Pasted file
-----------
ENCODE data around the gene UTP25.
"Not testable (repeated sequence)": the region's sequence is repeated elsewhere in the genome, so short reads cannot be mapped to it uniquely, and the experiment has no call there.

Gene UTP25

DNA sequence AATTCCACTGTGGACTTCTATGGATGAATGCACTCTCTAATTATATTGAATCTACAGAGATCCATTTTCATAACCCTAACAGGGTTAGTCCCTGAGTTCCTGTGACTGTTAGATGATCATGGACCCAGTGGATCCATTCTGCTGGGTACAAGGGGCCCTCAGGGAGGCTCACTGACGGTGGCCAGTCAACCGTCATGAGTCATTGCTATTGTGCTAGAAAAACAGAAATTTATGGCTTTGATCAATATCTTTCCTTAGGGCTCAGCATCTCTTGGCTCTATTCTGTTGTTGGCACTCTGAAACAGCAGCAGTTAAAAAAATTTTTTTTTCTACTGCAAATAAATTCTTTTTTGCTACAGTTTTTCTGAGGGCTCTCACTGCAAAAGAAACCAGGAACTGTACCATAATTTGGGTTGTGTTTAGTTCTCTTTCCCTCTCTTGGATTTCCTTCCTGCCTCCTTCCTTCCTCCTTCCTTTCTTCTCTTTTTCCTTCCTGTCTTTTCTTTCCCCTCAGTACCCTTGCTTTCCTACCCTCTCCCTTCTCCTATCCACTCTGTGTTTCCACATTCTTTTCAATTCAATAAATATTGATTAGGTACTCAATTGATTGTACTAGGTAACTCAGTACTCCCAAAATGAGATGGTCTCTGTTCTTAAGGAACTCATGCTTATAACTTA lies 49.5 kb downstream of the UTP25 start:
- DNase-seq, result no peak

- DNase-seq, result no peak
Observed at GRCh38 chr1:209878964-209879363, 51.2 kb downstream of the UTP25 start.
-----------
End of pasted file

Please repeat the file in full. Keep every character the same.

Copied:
ENCODE data around the gene UTP25.
"Not testable (repeated sequence)": the region's sequence is repeated elsewhere in the genome, so short reads cannot be mapped to it uniquely, and the experiment has no call there.

Gene UTP25

DNA sequence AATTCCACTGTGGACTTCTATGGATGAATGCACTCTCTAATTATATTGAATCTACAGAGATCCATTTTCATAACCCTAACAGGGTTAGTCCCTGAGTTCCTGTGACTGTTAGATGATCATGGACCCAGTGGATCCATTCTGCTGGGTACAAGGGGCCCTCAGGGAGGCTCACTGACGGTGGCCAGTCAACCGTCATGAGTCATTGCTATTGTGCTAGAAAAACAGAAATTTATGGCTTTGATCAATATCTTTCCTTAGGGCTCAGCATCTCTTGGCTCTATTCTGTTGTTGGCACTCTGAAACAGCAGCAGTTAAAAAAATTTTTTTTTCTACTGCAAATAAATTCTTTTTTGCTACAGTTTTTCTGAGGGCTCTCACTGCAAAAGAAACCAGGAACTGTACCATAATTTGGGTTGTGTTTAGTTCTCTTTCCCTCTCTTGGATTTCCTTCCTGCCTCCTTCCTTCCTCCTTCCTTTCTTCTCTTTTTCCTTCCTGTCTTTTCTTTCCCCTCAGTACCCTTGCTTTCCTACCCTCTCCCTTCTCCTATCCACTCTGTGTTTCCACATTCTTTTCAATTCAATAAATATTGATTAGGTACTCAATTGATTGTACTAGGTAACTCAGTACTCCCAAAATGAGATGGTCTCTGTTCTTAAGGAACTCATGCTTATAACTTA lies 49.5 kb downstream of the UTP25 start:
- DNase-seq, result no peak

- DNase-seq, result no peak
Observed at GRCh38 chr1:209878964-209879363, 51.2 kb downstream of the UTP25 start.